Thailand: conscientious objector among campaigners charged with sedition for challenging military junta
Thailand: Thirty nine people who took part in a peaceful protest on Sunday 27th January are expected in court this week, charged either with sedition, violating the ban on public assembly, or violating the 2015 Public Assembly Act which prohibits assembling within 150 meters of the boundary of the Royal Residence.
Two days after the nonviolent protests the National Council for Peace and Order filed police complaints against these pro-democracy activists, including Netiwit Chotiphatphaisal, a conscientious objector who War Resisters' International have been working with closely for over a year.
In his statement made on his website, Netiwit said
Being bullied by the authorities this time does not fear me. At least I did something meaningful for our country. It honestly makes me proud to be one of the alleged activists.
Read the full statement here.
The rally was protesting military rule and the postponement of general elections planned for later this year. The elections, which have already been postponed several times since the military took power in a 2014 coup, were slated to take place in November 2018, but lawmakers then changed election law resulting in the vote being pushed further back, possibly to January or February 2019. Read Human Rights Watch's story on the events here.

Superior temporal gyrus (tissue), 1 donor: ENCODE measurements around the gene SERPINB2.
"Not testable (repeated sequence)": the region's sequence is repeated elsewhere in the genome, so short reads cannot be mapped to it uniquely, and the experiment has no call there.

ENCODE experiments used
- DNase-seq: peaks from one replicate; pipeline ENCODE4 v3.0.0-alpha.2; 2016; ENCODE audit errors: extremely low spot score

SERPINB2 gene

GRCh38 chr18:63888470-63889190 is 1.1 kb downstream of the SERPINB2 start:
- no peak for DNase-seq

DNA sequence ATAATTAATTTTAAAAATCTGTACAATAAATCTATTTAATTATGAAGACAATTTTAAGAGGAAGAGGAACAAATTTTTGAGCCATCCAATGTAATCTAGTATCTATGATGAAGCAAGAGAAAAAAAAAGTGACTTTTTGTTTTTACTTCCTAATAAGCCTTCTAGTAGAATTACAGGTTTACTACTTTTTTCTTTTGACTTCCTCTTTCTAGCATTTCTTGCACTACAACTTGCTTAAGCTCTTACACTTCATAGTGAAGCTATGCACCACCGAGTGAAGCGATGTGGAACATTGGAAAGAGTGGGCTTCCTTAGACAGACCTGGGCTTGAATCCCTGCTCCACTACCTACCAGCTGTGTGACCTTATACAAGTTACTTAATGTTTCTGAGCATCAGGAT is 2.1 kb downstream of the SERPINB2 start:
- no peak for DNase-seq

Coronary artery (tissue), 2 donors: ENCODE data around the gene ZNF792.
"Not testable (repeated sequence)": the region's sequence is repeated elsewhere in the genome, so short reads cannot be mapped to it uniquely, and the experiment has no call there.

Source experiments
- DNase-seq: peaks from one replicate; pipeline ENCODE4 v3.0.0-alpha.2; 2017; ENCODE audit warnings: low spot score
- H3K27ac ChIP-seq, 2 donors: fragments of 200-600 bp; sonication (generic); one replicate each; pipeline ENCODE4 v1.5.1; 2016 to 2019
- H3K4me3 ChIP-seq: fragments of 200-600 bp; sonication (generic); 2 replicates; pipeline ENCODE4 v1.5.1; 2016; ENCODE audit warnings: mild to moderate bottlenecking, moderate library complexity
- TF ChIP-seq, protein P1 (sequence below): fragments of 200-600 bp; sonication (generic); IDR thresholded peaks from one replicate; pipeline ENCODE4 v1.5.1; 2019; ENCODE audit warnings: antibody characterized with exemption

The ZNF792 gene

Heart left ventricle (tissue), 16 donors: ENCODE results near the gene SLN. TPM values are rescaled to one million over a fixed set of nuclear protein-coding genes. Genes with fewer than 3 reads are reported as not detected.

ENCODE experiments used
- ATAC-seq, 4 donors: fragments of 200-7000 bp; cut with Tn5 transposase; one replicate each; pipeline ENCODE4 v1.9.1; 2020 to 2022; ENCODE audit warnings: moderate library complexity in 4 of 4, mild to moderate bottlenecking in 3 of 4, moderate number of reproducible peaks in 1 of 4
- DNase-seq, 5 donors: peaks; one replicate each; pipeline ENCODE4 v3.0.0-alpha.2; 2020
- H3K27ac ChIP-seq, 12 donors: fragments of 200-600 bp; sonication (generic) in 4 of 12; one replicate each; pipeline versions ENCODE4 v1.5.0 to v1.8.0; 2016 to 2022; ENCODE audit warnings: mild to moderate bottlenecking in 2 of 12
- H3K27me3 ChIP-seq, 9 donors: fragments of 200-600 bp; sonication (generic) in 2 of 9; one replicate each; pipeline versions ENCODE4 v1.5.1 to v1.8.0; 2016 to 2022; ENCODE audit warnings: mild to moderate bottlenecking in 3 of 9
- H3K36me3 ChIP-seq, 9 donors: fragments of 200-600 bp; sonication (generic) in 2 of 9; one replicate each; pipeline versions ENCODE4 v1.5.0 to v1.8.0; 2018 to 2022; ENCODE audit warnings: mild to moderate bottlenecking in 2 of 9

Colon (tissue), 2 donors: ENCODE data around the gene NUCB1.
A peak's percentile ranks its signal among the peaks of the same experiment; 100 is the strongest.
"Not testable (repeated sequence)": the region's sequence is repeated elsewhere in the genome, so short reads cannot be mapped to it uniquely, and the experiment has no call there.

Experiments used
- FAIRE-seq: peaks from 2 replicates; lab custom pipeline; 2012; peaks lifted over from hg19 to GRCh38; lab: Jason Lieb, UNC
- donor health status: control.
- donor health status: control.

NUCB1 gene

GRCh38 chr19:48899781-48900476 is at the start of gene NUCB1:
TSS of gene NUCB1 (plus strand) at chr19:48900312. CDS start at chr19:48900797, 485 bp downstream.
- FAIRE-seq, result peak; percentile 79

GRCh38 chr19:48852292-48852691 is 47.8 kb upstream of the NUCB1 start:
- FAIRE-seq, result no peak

The protests were a rare sign of dissent. Since taking power, the military-led government has outlawed peaceful "political" gatherings. Hundreds of people have been harassed or jailed for speaking out or challenging the government's militarism. This has also affected conscientious objectors. Last year Netiwit Chotiphatphaisal was sent call up papers as part of a list of celebrities annually targeted for conscription. He avoided this because he is still a student, which grants temporary exemption from the draft.
Send an email to the Minister of Foreign Affairs through using our template email here asking that the charges be dropped. Please also consider sending a separate email to Thailand's embassy in your country (find a list here).
War Resisters' International